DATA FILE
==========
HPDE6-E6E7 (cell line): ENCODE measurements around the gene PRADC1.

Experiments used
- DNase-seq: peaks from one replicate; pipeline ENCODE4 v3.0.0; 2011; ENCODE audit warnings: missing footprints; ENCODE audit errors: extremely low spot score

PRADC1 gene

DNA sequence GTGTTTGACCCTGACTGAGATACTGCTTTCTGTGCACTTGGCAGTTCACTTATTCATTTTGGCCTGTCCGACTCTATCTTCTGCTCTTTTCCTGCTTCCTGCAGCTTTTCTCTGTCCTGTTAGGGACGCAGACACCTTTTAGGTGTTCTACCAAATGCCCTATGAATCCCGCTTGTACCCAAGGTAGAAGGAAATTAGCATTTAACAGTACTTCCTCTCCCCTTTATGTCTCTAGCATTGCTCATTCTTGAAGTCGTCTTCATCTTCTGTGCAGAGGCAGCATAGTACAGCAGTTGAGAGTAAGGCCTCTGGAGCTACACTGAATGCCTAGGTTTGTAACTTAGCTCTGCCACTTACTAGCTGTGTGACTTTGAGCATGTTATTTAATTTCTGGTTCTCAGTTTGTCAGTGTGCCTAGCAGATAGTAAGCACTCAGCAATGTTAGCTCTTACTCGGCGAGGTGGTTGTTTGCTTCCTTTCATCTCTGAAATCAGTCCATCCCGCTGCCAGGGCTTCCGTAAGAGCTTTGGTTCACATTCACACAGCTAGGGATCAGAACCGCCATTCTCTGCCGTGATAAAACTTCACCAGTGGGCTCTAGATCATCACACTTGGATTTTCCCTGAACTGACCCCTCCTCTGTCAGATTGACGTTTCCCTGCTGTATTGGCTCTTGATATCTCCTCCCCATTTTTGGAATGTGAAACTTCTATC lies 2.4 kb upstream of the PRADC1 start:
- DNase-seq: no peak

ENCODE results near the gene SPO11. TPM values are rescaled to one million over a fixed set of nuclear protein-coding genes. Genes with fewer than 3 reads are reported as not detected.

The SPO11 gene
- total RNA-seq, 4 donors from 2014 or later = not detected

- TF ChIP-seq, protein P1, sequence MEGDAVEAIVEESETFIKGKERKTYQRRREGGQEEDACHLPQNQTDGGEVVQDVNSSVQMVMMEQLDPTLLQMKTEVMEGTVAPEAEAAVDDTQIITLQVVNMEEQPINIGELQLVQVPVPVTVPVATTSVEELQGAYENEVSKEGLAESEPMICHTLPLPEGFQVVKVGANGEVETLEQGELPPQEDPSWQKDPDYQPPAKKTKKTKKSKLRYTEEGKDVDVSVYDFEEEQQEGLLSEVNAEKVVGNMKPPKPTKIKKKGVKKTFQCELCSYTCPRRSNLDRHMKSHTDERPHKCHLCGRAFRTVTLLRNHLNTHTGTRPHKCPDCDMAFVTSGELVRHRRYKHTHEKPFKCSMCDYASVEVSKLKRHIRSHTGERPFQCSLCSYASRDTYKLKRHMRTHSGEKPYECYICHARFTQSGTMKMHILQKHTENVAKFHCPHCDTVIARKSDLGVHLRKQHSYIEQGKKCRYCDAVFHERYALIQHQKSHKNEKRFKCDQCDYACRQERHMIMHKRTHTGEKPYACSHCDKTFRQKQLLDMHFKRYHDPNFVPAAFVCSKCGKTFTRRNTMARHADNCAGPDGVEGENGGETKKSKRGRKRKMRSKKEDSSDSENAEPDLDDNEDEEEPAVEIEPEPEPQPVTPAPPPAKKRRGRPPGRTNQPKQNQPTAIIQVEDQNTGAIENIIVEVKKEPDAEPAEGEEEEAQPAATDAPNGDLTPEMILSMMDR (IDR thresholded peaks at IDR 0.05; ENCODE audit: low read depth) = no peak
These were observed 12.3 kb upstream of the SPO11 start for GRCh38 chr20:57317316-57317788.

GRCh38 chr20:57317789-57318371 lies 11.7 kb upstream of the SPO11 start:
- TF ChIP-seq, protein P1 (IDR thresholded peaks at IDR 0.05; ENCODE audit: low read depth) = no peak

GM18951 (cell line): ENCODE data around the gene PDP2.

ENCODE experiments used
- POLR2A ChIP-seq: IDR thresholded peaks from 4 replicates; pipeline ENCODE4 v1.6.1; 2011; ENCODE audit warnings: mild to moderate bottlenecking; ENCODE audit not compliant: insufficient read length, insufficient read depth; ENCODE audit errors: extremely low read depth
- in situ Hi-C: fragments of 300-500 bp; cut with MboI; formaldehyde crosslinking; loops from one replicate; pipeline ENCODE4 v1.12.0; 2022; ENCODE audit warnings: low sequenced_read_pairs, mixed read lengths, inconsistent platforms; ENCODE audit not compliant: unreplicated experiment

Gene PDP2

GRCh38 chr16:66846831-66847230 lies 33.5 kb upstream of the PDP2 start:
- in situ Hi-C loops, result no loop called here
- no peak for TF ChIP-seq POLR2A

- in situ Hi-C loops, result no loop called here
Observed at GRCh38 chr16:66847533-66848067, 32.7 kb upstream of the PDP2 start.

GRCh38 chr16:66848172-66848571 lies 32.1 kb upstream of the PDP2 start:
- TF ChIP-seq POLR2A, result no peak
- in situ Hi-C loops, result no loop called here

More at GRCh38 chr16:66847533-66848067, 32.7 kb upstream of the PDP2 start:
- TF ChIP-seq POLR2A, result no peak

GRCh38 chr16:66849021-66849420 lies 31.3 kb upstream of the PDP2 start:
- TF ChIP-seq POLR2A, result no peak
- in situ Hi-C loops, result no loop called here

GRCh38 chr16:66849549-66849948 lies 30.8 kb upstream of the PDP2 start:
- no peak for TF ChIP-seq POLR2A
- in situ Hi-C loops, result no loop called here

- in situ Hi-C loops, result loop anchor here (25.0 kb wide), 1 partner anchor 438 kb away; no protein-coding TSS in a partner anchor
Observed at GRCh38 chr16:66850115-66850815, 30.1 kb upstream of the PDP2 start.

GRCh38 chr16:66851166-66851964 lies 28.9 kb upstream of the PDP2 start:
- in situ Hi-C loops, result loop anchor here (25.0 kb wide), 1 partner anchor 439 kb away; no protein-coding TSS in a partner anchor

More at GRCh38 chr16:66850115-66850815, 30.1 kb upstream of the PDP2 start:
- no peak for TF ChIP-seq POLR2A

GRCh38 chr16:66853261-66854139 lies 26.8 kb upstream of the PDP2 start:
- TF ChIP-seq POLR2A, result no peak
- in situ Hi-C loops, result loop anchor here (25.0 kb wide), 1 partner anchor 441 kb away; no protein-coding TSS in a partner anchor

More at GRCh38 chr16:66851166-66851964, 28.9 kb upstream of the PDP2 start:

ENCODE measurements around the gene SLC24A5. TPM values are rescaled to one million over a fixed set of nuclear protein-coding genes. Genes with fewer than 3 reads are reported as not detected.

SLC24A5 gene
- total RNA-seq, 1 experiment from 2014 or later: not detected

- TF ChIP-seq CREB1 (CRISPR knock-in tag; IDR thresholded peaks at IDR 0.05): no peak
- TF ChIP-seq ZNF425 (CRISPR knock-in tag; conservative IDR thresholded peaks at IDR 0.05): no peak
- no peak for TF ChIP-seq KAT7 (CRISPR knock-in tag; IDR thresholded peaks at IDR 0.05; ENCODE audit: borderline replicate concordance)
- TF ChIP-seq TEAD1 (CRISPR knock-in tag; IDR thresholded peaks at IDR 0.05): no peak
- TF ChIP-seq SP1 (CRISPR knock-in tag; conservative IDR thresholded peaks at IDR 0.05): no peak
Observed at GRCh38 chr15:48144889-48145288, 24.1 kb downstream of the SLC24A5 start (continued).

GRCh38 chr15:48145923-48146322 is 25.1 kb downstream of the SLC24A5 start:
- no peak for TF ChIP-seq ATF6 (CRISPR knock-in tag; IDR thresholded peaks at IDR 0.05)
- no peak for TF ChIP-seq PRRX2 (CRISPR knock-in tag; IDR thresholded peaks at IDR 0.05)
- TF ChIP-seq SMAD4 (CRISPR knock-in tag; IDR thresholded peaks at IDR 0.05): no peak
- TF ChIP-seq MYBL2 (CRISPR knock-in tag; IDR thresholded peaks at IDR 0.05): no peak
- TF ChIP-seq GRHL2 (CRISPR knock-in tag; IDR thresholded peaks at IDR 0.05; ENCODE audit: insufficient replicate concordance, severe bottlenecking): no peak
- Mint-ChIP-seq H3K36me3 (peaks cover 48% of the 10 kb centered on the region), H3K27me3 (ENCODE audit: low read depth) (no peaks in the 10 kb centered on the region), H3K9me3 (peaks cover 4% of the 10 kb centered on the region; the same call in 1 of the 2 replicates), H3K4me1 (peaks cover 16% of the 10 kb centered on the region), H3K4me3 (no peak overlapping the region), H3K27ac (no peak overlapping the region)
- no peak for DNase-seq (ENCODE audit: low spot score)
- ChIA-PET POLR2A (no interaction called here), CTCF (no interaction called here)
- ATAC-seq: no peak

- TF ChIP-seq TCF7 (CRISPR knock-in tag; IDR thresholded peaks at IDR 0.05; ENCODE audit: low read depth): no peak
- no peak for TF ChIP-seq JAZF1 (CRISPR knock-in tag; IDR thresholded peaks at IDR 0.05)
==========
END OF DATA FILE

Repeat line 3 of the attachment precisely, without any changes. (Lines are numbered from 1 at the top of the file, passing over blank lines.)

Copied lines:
- DNase-seq: peaks from one replicate; pipeline ENCODE4 v3.0.0; 2011; ENCODE audit warnings: missing footprints; ENCODE audit errors: extremely low spot score